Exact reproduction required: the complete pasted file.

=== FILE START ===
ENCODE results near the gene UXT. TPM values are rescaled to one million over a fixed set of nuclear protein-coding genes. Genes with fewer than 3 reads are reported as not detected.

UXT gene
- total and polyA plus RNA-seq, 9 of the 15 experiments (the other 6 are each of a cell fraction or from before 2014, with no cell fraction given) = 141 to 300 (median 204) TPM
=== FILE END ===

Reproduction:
ENCODE results near the gene UXT. TPM values are rescaled to one million over a fixed set of nuclear protein-coding genes. Genes with fewer than 3 reads are reported as not detected.

UXT gene
- total and polyA plus RNA-seq, 9 of the 15 experiments (the other 6 are each of a cell fraction or from before 2014, with no cell fraction given) = 141 to 300 (median 204) TPM